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Nicholas Hrenchuk

Esq. Collins:

As the window to exercise reversion rights quickly descends upon the music world, I find this post to be both timely and informative, while providing a backdrop against which we can explore the potential future for artists who have reclaimed their copyrights. As a graduating senior receiving a degree in music industry who will be working at a music publisher upon graduation, this topic is especially poignant, as the livelihood of the music publisher is based upon the exploitation of a rich and copious catalog. Personally, I found the explanation of the clause to be well done, though I might suggest the addition of a visual to better illustrate the window in which the artist must send notice to the copyright holder and file with the U.S. Copyright Office, which can be a tricky concept, even for those familiar with it. And while the issue regarding "work for hire" will likely be caught up in the court system for some time, what facts or points do you suggest will allow the courts to find in favor of the artists, establishing that such recordings were not made under a sort of "work for hire" agreement? Could you see the decision of this landmark case having a further effect on works created by composers for films and television that are customarily considered "works for hire"? In the interim, I do agree that the companies who control the rights currently should prepare for aggressive negotiation and agreement drafting to protect their interests in the recordings, and personally recommend the hiring of additional legal personnel to manage the notice and ensure that no copyrights slip through the cracks due to carelessness.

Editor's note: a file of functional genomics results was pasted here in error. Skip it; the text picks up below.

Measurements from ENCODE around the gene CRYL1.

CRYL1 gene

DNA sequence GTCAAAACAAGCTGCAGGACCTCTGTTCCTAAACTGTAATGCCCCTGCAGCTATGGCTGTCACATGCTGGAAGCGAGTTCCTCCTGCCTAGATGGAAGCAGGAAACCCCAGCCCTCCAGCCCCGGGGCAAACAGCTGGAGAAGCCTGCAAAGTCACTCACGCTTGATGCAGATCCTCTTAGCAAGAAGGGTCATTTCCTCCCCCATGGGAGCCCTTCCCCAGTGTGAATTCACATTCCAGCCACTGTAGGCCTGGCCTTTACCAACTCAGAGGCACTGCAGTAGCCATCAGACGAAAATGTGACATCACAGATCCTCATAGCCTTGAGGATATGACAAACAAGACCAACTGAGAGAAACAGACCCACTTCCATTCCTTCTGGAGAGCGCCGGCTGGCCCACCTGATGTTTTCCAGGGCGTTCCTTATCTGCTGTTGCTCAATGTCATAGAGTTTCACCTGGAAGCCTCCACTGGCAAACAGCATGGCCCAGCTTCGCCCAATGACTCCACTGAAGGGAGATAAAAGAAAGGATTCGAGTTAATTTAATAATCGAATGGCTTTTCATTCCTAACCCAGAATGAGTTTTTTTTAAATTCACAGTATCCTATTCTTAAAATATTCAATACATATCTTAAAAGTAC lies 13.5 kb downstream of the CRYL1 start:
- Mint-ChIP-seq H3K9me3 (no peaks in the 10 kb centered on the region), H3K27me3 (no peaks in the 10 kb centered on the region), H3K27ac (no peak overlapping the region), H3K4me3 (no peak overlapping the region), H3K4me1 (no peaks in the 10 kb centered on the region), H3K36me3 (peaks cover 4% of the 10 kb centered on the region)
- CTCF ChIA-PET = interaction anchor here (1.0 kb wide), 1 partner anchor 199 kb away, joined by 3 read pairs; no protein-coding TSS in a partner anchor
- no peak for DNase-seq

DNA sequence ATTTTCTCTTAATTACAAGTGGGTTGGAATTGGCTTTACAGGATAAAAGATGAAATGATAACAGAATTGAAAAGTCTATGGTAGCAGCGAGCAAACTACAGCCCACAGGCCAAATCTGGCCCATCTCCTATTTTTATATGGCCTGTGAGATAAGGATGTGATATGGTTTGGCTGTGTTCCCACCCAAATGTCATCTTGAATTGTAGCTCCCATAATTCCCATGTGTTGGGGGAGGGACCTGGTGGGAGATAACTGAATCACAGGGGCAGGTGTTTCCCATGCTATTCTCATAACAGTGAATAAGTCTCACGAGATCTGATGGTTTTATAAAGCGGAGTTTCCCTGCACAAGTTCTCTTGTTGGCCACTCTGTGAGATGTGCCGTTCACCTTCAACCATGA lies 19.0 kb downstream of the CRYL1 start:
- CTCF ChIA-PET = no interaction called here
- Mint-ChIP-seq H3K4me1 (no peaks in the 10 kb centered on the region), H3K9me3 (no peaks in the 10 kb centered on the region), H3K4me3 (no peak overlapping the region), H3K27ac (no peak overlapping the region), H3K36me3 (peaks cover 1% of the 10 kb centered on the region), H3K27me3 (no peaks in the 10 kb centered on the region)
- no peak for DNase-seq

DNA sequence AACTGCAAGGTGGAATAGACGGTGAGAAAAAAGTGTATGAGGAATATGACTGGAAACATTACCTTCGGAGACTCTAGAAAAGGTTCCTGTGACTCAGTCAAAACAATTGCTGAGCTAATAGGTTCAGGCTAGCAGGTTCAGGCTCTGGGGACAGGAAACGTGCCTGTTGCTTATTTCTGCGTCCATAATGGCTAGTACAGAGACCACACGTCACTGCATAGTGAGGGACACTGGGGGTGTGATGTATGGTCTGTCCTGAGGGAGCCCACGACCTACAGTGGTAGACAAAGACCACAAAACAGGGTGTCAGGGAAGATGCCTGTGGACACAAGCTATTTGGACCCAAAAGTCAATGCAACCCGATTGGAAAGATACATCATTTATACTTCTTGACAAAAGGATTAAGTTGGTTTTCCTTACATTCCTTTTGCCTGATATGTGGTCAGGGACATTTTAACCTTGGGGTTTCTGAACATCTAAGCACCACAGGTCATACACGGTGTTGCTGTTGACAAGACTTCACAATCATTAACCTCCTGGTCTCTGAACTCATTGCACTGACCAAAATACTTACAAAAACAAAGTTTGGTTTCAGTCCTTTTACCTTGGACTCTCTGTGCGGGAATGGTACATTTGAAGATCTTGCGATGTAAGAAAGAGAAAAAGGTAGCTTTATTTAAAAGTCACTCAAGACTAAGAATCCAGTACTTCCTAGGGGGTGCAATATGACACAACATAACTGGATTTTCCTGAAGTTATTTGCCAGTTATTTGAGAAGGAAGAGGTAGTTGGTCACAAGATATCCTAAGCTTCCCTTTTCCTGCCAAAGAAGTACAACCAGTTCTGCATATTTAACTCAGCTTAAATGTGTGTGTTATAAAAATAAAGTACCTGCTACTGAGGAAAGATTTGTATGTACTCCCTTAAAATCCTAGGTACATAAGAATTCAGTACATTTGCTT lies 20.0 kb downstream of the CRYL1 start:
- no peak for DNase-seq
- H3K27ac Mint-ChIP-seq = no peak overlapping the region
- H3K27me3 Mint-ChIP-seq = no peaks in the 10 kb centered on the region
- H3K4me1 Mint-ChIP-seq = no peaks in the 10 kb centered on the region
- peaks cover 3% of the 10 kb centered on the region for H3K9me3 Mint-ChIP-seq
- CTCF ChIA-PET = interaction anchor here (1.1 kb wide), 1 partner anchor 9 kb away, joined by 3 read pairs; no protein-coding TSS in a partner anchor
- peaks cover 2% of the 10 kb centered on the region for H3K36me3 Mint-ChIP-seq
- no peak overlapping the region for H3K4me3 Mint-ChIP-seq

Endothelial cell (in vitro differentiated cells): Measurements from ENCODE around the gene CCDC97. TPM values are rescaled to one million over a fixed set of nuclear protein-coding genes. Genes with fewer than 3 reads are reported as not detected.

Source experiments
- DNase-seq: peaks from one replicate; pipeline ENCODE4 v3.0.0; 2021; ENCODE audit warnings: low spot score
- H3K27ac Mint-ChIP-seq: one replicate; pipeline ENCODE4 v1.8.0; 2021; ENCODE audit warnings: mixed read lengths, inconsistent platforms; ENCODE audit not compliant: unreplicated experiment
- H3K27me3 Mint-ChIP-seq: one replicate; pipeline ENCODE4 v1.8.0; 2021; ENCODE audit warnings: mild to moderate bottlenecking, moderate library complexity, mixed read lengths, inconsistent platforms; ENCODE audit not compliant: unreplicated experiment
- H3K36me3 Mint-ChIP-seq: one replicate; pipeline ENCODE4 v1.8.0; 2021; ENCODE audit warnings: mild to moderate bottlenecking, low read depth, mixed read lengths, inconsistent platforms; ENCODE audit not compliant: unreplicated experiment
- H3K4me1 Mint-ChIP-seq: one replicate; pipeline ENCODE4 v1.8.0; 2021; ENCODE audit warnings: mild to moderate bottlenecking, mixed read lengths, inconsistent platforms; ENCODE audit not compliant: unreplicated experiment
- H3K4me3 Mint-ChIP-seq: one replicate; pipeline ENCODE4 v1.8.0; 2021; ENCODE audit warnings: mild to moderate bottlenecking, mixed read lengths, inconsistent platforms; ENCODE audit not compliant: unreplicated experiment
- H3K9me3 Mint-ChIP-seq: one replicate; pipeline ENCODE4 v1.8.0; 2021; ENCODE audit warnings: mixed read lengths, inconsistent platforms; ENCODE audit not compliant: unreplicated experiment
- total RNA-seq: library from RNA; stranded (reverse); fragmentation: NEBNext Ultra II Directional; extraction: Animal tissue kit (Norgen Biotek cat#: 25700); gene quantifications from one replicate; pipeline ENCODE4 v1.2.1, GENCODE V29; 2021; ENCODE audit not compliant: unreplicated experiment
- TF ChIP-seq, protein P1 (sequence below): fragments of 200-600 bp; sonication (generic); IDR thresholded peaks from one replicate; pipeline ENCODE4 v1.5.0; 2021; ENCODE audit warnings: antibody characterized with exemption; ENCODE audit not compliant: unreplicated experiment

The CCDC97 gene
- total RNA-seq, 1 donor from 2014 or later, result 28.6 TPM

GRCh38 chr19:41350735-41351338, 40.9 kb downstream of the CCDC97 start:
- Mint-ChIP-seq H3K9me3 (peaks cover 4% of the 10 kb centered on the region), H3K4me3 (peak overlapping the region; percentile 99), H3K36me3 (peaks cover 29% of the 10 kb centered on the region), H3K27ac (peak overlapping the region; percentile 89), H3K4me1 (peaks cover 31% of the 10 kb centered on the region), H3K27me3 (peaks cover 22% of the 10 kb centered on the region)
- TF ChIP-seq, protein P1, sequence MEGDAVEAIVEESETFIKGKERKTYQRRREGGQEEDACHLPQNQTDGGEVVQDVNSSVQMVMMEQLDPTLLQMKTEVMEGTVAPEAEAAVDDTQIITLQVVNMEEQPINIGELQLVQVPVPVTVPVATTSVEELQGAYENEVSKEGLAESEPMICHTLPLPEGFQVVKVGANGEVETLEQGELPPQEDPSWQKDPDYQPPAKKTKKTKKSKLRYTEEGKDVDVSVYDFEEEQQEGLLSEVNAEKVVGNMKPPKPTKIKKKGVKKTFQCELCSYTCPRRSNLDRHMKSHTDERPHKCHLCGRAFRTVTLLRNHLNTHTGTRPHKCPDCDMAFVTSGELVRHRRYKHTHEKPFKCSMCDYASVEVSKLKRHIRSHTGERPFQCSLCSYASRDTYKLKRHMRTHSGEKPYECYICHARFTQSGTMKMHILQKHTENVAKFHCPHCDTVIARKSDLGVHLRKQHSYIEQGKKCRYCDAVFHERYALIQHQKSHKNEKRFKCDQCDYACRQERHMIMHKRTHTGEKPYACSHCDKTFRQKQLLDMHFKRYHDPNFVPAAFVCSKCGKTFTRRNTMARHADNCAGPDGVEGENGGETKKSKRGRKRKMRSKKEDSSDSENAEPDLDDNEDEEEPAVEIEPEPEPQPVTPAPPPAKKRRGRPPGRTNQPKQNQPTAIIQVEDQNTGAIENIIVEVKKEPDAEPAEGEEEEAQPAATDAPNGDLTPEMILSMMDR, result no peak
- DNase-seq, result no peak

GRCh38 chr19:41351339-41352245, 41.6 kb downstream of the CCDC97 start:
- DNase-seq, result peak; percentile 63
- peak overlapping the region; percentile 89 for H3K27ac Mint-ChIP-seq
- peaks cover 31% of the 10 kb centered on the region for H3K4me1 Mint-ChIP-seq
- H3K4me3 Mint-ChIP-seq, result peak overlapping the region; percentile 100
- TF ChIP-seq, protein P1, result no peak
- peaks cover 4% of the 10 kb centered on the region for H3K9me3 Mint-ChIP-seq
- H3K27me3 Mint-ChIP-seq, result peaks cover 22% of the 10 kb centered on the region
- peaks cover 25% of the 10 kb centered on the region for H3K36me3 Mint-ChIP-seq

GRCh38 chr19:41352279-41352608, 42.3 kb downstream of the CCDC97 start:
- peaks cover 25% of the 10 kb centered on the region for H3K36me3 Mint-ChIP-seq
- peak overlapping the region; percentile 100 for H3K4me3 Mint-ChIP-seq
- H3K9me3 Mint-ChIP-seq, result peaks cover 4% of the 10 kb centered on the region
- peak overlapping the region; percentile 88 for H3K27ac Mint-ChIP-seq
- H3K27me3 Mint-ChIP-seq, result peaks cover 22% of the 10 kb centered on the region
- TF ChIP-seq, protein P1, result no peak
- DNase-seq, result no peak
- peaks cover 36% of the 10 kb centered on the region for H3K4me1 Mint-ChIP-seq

As the window for terminating copyright control opens and closes, I recognize the chance of an artist being unaware of such a clause as too great. In cases similar to that of Sly Stone (of Sly & The Family Stone), many musicians are not privy to the nuisances of copyright and contract law, and may fail to capitalize on this legal opportunity to regain assets and potentially boost income. Do you believe that this lack of understanding on the part of the musicians might open the market for small consulting groups to operate and provide guidance to these artists who are particularly unaware? As total income for the music industry in the U.S. decreases, such boutique firms providing a unique and specialized service to artists could be profitable and stable enterprises as terminations are only just beginning. While it is easier to manage an artist’s catalog on their own given the recent rise in digital formats and various online companies, it should be noted that being one’s own publisher could be an arduous task, especially when it comes to tracking and collecting the income deserved. Therefore, I would urge artists who do not have a catalog which can essentially “sell itself,” based on its contents or its composer, to seriously consider entering into negotiations with the current copyright holders, who can pay an additional advance and market the catalog with its copious resources. Overall, this article was very accessible and made a great connection between the abstract law and the physical impact it has on artists like Prince, and would be highly valuable to those artists unfamiliar with the money they might be leaving on the table.

Nicholas Hrenchuk

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